Semi-Complete Guide to Solo Female Travel

Here is my semi-complete guide to solo female travel! Traveling alone wasn’t really something that I consciously decided to embark on, but it sort of just came up.  Once I started I just couldn’t stop! I probably searched for “tips and tricks” on traveling alone every day for weeks before my first solo adventure. Here I’ll share some of the good advice I received, as well as some lessons I’ve learned through experience. This has all led me to create this guide! I’ll continue to update as life goes on. 

In this semi-complete guide to solo female travel I will cover: 

  • Why? The big question – why do I travel alone and why should you? 
  • What to think about while planning your trip – how to be prepared to handle situations alone and safety/security considerations.
  • Battling loneliness or boredom (yes, it’s very real to feel both of these when you travel solo). 
  • Places I have travelled alone and places I have in the works for 2021-2022.

Disclosure: there are some affiliate links below and I may receive commissions for purchases made through links in this post, but these are all products I recommend. I won’t put anything on this page that I have not verified and/or personally used.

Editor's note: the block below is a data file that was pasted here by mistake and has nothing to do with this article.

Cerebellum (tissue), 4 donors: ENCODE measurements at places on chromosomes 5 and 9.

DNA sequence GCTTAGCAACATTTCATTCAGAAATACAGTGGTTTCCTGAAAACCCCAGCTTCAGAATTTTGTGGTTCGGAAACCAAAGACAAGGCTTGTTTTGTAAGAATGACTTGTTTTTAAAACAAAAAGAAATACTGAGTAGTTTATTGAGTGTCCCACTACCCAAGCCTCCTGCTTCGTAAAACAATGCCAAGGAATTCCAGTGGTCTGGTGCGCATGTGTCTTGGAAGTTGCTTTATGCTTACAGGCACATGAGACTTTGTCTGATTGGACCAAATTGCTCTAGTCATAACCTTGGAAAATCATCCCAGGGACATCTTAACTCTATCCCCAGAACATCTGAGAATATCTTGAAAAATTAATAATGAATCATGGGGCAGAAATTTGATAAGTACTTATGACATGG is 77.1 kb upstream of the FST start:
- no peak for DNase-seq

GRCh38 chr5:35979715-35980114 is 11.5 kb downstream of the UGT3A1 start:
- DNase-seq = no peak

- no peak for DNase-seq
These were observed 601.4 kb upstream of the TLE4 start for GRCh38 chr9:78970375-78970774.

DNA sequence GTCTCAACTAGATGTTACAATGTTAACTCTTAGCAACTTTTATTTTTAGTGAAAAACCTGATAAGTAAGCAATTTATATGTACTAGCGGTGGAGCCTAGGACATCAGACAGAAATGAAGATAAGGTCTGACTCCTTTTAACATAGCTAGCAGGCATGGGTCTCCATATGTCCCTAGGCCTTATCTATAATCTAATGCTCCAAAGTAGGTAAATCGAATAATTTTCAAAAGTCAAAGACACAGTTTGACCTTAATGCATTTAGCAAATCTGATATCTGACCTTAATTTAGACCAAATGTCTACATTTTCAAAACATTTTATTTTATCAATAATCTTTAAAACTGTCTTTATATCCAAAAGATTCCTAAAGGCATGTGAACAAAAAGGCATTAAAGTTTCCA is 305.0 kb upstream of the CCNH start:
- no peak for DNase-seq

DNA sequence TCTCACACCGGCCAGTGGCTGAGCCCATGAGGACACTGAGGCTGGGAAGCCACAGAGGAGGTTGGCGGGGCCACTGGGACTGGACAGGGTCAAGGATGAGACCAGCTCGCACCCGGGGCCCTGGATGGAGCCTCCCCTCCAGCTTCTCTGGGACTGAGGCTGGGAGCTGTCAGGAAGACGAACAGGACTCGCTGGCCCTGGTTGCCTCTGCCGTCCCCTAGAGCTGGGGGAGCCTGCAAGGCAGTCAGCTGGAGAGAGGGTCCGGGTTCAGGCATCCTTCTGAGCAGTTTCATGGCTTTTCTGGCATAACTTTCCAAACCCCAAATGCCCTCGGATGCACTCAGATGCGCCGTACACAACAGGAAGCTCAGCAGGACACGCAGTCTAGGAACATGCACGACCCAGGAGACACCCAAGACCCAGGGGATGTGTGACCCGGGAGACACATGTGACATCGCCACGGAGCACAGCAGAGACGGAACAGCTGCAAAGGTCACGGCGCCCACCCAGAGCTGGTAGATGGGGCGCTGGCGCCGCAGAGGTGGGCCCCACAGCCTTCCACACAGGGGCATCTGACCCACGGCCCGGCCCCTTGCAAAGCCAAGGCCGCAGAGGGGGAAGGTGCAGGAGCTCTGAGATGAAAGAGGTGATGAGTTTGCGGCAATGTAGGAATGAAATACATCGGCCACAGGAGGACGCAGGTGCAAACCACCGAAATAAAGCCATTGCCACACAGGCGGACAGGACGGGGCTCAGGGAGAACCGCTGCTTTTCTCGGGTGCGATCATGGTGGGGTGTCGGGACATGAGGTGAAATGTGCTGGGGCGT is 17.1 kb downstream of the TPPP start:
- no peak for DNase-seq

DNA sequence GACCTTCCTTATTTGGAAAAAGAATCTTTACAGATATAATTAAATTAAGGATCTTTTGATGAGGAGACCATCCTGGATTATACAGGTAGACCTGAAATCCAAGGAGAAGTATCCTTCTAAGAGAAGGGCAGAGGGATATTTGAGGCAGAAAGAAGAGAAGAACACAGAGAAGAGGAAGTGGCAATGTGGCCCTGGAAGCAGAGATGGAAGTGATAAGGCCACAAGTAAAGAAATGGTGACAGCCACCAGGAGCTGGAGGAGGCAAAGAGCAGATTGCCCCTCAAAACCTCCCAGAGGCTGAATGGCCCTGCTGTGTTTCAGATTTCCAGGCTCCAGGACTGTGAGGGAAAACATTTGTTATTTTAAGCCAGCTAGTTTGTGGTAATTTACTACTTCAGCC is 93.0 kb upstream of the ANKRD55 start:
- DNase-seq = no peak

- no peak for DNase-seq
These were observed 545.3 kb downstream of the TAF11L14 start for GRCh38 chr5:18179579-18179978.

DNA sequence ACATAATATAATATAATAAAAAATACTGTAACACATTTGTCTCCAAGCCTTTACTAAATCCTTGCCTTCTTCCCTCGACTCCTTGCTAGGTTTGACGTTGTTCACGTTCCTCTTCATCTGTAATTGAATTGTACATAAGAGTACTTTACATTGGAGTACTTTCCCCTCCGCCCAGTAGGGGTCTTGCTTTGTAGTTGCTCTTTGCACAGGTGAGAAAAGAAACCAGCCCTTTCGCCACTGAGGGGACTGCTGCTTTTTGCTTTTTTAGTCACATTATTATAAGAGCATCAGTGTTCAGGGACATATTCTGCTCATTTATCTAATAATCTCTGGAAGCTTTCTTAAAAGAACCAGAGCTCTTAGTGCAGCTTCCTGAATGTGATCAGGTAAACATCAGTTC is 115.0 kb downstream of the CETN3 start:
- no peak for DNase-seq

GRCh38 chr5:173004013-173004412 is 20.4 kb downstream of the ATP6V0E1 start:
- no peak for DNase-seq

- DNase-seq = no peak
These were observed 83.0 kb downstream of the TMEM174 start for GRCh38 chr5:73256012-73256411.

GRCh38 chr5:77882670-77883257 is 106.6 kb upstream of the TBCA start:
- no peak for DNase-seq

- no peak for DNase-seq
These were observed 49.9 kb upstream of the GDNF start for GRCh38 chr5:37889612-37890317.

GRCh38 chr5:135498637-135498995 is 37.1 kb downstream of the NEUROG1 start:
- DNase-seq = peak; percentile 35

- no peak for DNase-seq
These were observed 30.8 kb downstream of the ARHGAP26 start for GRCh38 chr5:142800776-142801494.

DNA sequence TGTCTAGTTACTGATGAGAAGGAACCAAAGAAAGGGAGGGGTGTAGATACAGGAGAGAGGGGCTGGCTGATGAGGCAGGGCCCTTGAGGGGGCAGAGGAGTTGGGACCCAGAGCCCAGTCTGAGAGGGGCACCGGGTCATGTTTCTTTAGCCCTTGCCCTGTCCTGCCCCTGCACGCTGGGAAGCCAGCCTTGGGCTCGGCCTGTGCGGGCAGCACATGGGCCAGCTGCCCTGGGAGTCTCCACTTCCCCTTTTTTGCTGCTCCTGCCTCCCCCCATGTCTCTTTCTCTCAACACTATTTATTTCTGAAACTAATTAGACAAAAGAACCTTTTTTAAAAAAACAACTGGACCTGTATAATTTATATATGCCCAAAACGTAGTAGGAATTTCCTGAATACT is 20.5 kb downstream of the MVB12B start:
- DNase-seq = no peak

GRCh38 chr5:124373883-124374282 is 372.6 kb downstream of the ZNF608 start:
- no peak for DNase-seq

Why do I travel solo?

I began traveling for work at age 24, and frequently those trips were alone. So, I was “forced” into doing all of the things that deter folks from embarking on trips solo. Things like navigating airports and cities, dining out alone, and finding activities to fill free time.

In 2018, I went to Italy on a familiarization trip for work and decided to extend my trip a few days. Tough life, I know. I had been to Italy before and felt confident that I would be able to navigate. It turned out to be one of the most incredible experiences of my life. Ultimately, I think that trip is what led me here to creating this blog. 

Guide to Solo Female travel - frito misto in Riomagiorre

"I have no special talent, I am only passionately curious." - Albert Einstein

Traveling alone is not for everyone, I’ll admit it. It takes some time to get used to and you must get comfortable with some emotions that are generally uncomfortable. However, if you have ever felt that urge to visit a place, yet your partner couldn’t get the time off work or your best friend didn’t want to join – just go.